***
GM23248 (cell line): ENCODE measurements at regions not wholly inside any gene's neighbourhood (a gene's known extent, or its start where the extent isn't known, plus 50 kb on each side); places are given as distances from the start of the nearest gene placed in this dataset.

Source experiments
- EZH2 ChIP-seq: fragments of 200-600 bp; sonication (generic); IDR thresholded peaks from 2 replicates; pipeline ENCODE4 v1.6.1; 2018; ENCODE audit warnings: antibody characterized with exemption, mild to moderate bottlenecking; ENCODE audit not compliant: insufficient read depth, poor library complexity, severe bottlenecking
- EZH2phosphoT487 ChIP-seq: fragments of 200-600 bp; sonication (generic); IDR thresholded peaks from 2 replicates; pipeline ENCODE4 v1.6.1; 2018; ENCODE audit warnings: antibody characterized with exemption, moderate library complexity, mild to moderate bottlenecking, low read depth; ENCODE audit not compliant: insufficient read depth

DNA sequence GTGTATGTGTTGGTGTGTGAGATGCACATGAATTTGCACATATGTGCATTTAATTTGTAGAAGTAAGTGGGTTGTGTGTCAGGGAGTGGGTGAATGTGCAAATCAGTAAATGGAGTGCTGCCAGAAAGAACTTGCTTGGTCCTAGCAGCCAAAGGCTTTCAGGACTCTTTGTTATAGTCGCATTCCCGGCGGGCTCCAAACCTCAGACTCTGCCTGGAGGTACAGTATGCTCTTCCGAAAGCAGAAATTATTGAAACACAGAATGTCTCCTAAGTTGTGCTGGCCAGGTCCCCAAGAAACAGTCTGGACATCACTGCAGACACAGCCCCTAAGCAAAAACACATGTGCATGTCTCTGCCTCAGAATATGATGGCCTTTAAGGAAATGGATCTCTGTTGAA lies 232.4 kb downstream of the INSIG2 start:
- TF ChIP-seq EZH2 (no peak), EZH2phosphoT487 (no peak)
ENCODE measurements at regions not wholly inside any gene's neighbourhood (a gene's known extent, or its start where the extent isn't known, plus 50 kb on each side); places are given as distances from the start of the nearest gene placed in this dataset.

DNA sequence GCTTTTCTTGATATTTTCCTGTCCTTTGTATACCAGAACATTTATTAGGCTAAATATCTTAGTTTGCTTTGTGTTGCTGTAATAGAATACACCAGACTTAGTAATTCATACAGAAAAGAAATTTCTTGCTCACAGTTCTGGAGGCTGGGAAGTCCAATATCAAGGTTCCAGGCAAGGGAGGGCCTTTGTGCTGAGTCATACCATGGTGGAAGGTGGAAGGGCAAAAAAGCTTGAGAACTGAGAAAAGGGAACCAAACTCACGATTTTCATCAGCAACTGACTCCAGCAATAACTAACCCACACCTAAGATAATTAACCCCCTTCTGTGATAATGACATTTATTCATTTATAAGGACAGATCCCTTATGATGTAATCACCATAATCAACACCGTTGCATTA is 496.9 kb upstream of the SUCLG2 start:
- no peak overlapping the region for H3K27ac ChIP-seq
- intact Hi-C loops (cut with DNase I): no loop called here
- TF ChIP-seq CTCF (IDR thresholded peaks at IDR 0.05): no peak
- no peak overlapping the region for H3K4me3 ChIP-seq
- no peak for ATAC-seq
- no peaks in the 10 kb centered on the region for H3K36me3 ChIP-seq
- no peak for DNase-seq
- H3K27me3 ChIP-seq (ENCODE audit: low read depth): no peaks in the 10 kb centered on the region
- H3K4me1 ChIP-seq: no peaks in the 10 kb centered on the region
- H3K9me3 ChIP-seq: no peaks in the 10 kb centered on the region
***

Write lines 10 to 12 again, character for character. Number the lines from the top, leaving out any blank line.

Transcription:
- intact Hi-C loops (cut with DNase I): no loop called here
- TF ChIP-seq CTCF (IDR thresholded peaks at IDR 0.05): no peak
- no peak overlapping the region for H3K4me3 ChIP-seq